Much like the new one she got for the Post-Crisis era in Batman: Year One (and especially Catwoman: Her Sister's Keeper) onward, this origin is much grittier than the amnesiac-stewardess-adventurerer that she was before 1987. Both come from underprivileged backgrounds, and both turn to illegal activities to get by, but the similarities end there. Unlike the Catwoman in the comics who's in it for the challenge and the riches, this Selina--again, like the Selina of Batman Returns--actually has a personal score to settle by donning her costume and taking to the streets. The fact that she also has a double life as a popular artist says a lot about as well. As Catwoman, she's avenging her past in a way that also finances her future as Selina Kyle.

From here on out, you may notice a slight change in the artwork. This is because Marshall Rogers stopped inking himself by this point, with those duties being picked up by John Nyberg, who will remain on the strip until its finale. While the fact that Nyberg is the workhorse of the strip cannot go unappreciated, his inks just aren't as sharp as Rogers' own work above. If only they'd gotten Rogers' best inker, the incomparable Terry Austin! Oh well. It's still good, just not as good as before, which only adds to the general sense of impending change.

This is pretty much the last we hear of Selina's past, which is a shame, since there are still an awful lot of questions regarding when and why she made the choices to not just quit, but to actively strike back at her former leader/ex-boyfriend and his cronies. This is a neat take on Catwoman, and damn it, I want more! And speaking of things I want but don't have, I'm afraid that I don't have the next Sunday strip in color. It's the only one I'm missing from this storyline! So in the interests of keeping the Sundays special, here it is in the form of its original artwork!

Panther raises a very interesting point about Selina's motivations here. Is she acting out of self-interest for her new life, redemption for her past, vengeance against the people who dragged her into gang life as a youth, and/or is she trying to prevent more kids from ending up like she almost did? What I find most interesting is that she doesn't contradict or defend Panther's point that she's stealing the gang money to fund her shop and artwork. Is that greed, or is she at least somewhat justified? Sadly, there's no time for any answers, so that question must remain ambiguous as we get to the finale.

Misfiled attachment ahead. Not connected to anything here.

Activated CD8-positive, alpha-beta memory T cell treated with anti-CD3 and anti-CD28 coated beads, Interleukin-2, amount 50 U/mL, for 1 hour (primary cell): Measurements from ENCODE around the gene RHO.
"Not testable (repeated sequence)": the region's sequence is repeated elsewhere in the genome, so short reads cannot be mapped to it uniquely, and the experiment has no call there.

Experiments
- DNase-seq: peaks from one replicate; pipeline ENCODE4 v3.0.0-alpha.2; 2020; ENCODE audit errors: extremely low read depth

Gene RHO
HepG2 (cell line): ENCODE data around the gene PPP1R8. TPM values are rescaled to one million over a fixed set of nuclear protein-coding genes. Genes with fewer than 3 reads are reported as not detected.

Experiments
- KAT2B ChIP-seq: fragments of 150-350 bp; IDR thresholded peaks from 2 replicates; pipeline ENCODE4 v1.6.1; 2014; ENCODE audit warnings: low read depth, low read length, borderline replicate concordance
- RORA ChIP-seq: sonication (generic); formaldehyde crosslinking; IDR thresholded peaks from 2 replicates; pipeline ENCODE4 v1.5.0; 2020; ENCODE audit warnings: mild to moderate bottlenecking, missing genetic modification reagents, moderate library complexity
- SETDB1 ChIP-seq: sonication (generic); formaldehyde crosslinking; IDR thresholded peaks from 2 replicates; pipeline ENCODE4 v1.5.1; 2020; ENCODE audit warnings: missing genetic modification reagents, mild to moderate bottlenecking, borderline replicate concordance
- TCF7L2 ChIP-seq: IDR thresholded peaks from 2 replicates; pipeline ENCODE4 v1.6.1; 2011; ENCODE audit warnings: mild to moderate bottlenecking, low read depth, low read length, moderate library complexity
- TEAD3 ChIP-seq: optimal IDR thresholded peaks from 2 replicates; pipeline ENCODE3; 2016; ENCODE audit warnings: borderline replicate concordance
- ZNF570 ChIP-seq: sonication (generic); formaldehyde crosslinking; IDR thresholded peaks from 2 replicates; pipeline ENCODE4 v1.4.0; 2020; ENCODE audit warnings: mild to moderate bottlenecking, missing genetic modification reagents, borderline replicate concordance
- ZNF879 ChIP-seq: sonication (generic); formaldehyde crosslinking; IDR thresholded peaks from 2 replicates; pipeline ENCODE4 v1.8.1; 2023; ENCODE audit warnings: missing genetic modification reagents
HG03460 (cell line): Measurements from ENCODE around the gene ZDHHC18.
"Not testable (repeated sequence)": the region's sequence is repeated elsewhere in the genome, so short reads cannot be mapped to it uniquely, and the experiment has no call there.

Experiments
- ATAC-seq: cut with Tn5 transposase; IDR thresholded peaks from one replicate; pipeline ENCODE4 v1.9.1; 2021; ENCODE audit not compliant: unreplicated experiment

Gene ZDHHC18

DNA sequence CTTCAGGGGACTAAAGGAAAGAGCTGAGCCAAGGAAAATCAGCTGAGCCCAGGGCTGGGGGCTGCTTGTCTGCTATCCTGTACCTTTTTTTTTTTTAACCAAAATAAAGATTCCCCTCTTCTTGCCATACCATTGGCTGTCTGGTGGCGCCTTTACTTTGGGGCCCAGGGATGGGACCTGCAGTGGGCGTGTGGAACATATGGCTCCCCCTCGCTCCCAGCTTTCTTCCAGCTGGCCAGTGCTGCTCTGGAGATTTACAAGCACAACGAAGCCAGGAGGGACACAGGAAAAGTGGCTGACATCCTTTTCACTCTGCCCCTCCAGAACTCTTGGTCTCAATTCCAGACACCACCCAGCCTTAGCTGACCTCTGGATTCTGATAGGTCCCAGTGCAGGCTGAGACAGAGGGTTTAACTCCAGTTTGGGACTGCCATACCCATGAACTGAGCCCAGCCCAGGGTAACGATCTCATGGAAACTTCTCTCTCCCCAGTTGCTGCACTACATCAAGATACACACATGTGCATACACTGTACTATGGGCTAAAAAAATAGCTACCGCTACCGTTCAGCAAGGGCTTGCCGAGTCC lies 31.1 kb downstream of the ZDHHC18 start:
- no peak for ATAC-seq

Why was that one "BLAM" printed upside down? More importantly, did Batman seriously just use a guy as a human shield? I guess this Batman isn't too far removed from the "send a henchman plummeting to his doom inside a cathedral" Batman of Tim Burton's movie.

The end! Wait, what? If that finale seems rather abrupt, that might be because this was the very last strip before Max Allan Collins and Marshall Rogers were unceremoniously kicked off the strip. What happened? Well, back when I originally posted these strips, Mr. Collins himself graciously popped up in the comments thread to fill us in on the tension between him and an editor with the Tribune Company Syndicate, whose petty interference eventually led to Collins being replaced entirely after their first storyline. Rogers also left, but there's no word from Collins or anywhere else online regarding whether he was also fired or just left voluntarily.

While the treatment of Collins was lousy and unjust--and thus sabotaged the start of what promised to be a fascinatingly unique take on Batman--there is a considerable silver lining to this cloud in the form of Collins and Rogers' replacements: William Messner-Loebs and Carmine Infantino! Holy cats, not bad at all! As with the all-too-short-lived Collins/Rogers collaboration, their stories won't be flawless, but I can promise that they'll be fascinating, fun, surprising, and unlike any other Batman tale you've ever seen, especially when it comes to Harvey Dent. I still need to edit and revise the continuation of this strip, but if you can't wait to read it and don't mind smaller scans all in black and white, then feel free to continue to Part 2: the Penguin!

Note: The black and white dailies scans are from Comics Revue magazine, issues #41-43, published in 1990. It's the only time these strips have been reprinted anywhere, and all of those scans are my own. Same goes for half of the color Sundays, which are taken directly from newspaper clippings I've managed to track down. The other, better quality Sunday scans are not mine, although I cannot for the life of me recall where I found 'em.

I am posting this complete saga because it has never been reprinted, nor are there currently any plans to do so. If that changes, I will reduce the scans here by a half to two-thirds of the content seen here. If you are a rights-holder to this strip and want it taken down entirely, I will do so. If you have any other objections or questions, please feel free to either leave a comment, send me a private message via LJ, and/or e-mail me directly at jhefner2@washcoll.edu.
Tags: catwoman, comic strips, jim gordon, marshall rogers, max allan collins, origins, reading list: batman comic strip (89-91)